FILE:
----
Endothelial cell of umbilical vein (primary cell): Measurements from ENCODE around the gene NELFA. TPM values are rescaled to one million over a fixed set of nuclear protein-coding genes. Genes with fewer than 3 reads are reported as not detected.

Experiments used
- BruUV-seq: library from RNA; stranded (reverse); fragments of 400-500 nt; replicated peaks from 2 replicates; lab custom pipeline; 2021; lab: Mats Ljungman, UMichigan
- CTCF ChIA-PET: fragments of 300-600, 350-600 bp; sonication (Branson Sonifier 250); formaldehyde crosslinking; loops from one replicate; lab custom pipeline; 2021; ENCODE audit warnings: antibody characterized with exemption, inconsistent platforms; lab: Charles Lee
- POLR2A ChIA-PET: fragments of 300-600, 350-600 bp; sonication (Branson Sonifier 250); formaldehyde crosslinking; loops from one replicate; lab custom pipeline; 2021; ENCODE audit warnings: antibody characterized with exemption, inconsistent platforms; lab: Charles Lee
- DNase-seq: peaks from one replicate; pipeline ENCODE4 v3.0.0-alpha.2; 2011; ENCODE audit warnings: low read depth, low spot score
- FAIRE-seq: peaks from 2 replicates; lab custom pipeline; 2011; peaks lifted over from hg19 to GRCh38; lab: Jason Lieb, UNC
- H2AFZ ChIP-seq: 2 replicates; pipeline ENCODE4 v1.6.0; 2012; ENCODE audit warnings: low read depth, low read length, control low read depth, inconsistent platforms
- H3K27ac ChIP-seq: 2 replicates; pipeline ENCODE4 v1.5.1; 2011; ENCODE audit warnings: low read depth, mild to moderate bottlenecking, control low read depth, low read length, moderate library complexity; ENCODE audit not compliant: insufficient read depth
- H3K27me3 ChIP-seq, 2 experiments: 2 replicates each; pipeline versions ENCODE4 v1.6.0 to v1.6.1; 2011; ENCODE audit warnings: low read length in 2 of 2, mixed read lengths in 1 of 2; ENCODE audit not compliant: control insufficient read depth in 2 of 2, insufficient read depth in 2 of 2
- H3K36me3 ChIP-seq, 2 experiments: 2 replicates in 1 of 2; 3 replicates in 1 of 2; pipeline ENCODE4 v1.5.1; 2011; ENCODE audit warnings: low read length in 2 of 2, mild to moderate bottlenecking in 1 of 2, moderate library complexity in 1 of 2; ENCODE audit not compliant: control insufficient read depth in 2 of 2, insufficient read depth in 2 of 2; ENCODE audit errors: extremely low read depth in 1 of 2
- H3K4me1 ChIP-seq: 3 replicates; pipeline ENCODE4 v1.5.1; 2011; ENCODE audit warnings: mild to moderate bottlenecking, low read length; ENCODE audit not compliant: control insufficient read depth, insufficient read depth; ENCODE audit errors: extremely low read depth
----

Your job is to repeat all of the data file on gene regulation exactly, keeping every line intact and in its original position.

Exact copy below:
Endothelial cell of umbilical vein (primary cell): Measurements from ENCODE around the gene NELFA. TPM values are rescaled to one million over a fixed set of nuclear protein-coding genes. Genes with fewer than 3 reads are reported as not detected.

Experiments used
- BruUV-seq: library from RNA; stranded (reverse); fragments of 400-500 nt; replicated peaks from 2 replicates; lab custom pipeline; 2021; lab: Mats Ljungman, UMichigan
- CTCF ChIA-PET: fragments of 300-600, 350-600 bp; sonication (Branson Sonifier 250); formaldehyde crosslinking; loops from one replicate; lab custom pipeline; 2021; ENCODE audit warnings: antibody characterized with exemption, inconsistent platforms; lab: Charles Lee
- POLR2A ChIA-PET: fragments of 300-600, 350-600 bp; sonication (Branson Sonifier 250); formaldehyde crosslinking; loops from one replicate; lab custom pipeline; 2021; ENCODE audit warnings: antibody characterized with exemption, inconsistent platforms; lab: Charles Lee
- DNase-seq: peaks from one replicate; pipeline ENCODE4 v3.0.0-alpha.2; 2011; ENCODE audit warnings: low read depth, low spot score
- FAIRE-seq: peaks from 2 replicates; lab custom pipeline; 2011; peaks lifted over from hg19 to GRCh38; lab: Jason Lieb, UNC
- H2AFZ ChIP-seq: 2 replicates; pipeline ENCODE4 v1.6.0; 2012; ENCODE audit warnings: low read depth, low read length, control low read depth, inconsistent platforms
- H3K27ac ChIP-seq: 2 replicates; pipeline ENCODE4 v1.5.1; 2011; ENCODE audit warnings: low read depth, mild to moderate bottlenecking, control low read depth, low read length, moderate library complexity; ENCODE audit not compliant: insufficient read depth
- H3K27me3 ChIP-seq, 2 experiments: 2 replicates each; pipeline versions ENCODE4 v1.6.0 to v1.6.1; 2011; ENCODE audit warnings: low read length in 2 of 2, mixed read lengths in 1 of 2; ENCODE audit not compliant: control insufficient read depth in 2 of 2, insufficient read depth in 2 of 2
- H3K36me3 ChIP-seq, 2 experiments: 2 replicates in 1 of 2; 3 replicates in 1 of 2; pipeline ENCODE4 v1.5.1; 2011; ENCODE audit warnings: low read length in 2 of 2, mild to moderate bottlenecking in 1 of 2, moderate library complexity in 1 of 2; ENCODE audit not compliant: control insufficient read depth in 2 of 2, insufficient read depth in 2 of 2; ENCODE audit errors: extremely low read depth in 1 of 2
- H3K4me1 ChIP-seq: 3 replicates; pipeline ENCODE4 v1.5.1; 2011; ENCODE audit warnings: mild to moderate bottlenecking, low read length; ENCODE audit not compliant: control insufficient read depth, insufficient read depth; ENCODE audit errors: extremely low read depth